Malicious damage, reputational damage and image rights abuse: Lawsuit against Getty
The following spectacular image theft case also became famous worldwide. The photographer Carol Highsmith handed over her works to the Library of Congress and made them available to everyone free of charge. However, the copyright of her pictures remains with her. The stock agency Getty, however, sold these images and even sent warnings to those who use the images freely, (ie to Getty) without paying any royalties. Highsmith herself also received a letter after using one of her own pictures on a website. In response, she filed a billion-Dollar lawsuit against the stock photo agency for a total of 18,755 violations. Getty had provided the pictures with their own watermark before the sale. In some cases, the copyright owner Highsmith was also missing or Getty described herself as the sole copyright holder. According to the US Copyright Act, this picture information, which can be found in the small print or in the metadata of the picture, may not be changed or removed. The plaintiff's claim also included the fact that Highsmith feared that her reputation would be damaged by Getty's behaviour and that the agency had violated the law maliciously, as she should have been informed about the right and wrong regarding the alteration of picture details according to the proceedings against a photographer. But, there was not much left of Highsmith's lawsuit after the court thought that her claims as the author had been lost due to the donation of the pictures to the Library of Congress. The few remaining charges by Highsmith were settled out of court.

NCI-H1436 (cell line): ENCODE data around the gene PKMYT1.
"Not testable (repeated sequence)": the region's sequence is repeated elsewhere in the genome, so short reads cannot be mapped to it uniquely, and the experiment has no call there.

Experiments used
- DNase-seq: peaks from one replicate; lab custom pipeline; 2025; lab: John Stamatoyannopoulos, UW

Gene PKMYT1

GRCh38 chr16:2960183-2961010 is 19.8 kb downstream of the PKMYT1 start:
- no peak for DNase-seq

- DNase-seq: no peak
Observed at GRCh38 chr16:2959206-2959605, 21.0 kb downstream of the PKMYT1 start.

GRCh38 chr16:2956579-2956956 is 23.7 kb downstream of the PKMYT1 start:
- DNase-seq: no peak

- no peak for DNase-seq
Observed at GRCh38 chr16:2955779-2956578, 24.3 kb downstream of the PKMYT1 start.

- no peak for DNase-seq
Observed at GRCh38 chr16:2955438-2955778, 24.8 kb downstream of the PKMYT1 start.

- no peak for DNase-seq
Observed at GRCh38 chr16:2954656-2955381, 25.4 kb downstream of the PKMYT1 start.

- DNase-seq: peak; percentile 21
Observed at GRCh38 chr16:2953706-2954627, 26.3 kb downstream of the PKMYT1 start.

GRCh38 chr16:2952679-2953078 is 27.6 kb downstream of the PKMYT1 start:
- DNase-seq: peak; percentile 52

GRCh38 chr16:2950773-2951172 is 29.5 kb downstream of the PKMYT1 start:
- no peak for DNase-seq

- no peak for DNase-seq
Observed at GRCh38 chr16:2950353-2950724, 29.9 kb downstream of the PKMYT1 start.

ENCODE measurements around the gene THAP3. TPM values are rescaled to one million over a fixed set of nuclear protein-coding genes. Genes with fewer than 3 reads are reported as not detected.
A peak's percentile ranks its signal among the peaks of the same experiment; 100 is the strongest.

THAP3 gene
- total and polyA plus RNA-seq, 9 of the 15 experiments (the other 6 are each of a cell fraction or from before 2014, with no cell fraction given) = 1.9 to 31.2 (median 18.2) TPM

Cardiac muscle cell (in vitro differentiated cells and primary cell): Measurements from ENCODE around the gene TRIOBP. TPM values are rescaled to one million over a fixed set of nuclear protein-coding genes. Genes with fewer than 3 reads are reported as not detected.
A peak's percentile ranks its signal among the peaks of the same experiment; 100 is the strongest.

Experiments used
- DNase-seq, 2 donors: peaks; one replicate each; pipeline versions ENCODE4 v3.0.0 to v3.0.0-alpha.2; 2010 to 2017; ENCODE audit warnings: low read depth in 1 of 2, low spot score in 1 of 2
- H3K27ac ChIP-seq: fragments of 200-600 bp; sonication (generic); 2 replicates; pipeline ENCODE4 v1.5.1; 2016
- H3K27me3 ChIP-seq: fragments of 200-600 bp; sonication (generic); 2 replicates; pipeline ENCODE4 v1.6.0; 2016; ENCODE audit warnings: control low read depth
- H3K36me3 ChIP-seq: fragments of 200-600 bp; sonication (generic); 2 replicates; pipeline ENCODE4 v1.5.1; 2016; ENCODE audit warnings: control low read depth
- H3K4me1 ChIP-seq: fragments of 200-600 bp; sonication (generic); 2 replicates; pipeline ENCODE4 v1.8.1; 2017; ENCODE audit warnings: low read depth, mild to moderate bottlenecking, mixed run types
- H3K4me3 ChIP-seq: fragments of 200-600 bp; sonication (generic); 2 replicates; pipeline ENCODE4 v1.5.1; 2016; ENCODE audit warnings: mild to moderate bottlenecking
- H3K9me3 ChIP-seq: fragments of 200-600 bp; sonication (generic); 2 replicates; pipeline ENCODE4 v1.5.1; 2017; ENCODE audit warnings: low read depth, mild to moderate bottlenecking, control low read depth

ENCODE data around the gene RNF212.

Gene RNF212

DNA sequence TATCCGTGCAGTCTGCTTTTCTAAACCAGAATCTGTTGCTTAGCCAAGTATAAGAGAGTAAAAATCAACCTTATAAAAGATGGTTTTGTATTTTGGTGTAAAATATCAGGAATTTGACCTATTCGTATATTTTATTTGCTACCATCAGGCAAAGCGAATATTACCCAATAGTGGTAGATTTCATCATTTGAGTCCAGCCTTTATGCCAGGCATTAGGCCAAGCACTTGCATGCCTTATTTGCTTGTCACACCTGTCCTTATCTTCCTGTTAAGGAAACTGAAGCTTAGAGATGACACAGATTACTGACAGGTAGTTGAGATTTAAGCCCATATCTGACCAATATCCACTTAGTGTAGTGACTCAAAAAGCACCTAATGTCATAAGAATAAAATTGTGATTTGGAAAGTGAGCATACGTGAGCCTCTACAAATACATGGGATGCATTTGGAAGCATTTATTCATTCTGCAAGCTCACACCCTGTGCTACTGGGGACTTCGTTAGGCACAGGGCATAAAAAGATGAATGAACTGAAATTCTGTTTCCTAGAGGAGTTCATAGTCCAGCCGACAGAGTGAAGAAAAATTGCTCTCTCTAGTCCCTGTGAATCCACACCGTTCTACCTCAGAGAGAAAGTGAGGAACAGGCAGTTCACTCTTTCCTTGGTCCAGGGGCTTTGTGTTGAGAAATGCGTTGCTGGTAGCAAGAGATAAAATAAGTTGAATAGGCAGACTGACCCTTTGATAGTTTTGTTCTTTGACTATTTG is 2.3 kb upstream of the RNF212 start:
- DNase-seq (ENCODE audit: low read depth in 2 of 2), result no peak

Millionaire image thief
The following behaviour of an artist has already led to legal disputes and controversies on several occasions. Richard Prince makes millions by photographing pictures and selling them for high amounts. He uses a picture as a model for a new work of art. He also uses images from Instagram for his own purposes, although his modification only consisted of adding subtitles or texts. Prince did not ask for permission from the originators of the pictures nor did he inform them about his actions. The original copyright owners did not receive any money, but Prince himself collects millions. But he was not yet at any legal risk. After all, image recreation is a branch of art that is legally permitted, especially in the USA. Photographer Patrick Cariou sued Prince and caused quite a stir on the art scene. Many photographers have taken the side of Cariou, who see their rights as originators severely curtailed by Prince. The art world supported the artist. Prince and Cariou finally settled out of court.
Andrea Feustel is Head of PR at Copytrack.